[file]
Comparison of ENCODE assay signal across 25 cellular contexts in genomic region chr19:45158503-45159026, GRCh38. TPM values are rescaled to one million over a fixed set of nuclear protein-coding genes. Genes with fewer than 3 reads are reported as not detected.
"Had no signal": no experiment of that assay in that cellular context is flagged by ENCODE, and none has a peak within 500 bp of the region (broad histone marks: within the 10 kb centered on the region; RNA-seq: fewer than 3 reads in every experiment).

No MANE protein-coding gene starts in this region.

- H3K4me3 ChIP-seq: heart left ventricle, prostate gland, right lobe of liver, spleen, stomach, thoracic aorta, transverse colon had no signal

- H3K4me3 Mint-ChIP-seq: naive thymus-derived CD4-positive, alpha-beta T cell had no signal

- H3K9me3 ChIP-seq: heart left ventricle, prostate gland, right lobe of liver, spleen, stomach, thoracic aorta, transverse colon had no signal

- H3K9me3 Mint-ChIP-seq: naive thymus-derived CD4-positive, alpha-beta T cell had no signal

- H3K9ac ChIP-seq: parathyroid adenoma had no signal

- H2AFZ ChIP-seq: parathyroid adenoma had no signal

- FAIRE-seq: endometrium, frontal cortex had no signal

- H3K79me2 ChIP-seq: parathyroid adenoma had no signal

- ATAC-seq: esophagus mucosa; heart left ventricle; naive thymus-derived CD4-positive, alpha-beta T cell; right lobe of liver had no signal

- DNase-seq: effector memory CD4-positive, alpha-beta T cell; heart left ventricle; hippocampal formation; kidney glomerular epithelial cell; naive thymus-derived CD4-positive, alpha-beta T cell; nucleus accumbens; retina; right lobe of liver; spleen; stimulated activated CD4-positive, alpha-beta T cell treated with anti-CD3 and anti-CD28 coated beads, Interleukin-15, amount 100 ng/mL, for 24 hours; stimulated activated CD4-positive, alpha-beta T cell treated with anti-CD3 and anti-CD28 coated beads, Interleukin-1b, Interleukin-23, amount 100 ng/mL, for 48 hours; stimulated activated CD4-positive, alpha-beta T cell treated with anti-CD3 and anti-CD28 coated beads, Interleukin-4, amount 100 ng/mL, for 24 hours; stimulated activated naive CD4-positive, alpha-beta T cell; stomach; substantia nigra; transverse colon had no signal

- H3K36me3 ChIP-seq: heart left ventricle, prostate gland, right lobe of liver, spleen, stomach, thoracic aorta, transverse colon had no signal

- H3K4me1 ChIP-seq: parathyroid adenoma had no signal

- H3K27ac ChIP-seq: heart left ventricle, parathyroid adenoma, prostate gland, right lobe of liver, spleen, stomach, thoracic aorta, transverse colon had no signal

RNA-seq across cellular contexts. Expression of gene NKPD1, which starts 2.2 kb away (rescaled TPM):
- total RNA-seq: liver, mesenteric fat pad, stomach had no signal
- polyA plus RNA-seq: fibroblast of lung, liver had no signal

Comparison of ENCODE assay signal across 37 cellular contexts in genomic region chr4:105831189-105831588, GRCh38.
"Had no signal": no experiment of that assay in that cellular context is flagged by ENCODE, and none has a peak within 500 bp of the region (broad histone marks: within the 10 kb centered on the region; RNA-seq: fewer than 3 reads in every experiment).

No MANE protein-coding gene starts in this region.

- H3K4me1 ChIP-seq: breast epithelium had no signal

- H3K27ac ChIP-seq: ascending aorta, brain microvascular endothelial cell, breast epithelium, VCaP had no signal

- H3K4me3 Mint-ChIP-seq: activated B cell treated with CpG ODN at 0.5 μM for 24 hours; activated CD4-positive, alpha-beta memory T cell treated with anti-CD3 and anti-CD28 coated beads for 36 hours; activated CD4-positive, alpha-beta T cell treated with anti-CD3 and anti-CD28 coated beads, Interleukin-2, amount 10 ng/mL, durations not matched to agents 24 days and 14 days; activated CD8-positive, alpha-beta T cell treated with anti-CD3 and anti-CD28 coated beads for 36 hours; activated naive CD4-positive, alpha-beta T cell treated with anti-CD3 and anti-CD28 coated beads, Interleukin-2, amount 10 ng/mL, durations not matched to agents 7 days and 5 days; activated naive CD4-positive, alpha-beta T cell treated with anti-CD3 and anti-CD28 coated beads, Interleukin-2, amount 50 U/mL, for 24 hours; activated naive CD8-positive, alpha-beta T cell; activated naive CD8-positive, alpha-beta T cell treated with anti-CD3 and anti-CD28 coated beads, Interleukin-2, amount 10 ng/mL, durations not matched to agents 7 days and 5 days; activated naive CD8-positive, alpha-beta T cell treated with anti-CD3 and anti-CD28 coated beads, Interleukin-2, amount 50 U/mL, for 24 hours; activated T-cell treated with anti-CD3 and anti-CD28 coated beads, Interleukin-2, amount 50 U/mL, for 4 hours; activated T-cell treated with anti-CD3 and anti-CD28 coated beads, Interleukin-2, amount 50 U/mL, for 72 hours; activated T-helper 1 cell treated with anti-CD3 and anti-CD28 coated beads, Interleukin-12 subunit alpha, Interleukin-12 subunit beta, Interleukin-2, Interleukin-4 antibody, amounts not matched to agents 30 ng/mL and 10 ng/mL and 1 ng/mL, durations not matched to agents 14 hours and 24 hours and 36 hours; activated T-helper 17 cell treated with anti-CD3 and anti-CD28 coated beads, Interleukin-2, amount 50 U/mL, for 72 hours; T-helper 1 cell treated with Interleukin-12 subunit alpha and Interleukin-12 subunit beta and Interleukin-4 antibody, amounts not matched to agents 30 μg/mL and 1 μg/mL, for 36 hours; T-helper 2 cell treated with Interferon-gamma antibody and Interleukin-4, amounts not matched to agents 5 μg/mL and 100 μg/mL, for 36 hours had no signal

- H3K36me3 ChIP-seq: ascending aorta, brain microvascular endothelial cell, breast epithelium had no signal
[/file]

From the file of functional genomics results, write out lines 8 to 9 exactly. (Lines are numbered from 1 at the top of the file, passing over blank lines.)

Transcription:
- H3K9ac ChIP-seq: parathyroid adenoma had no signal

- H2AFZ ChIP-seq: parathyroid adenoma had no signal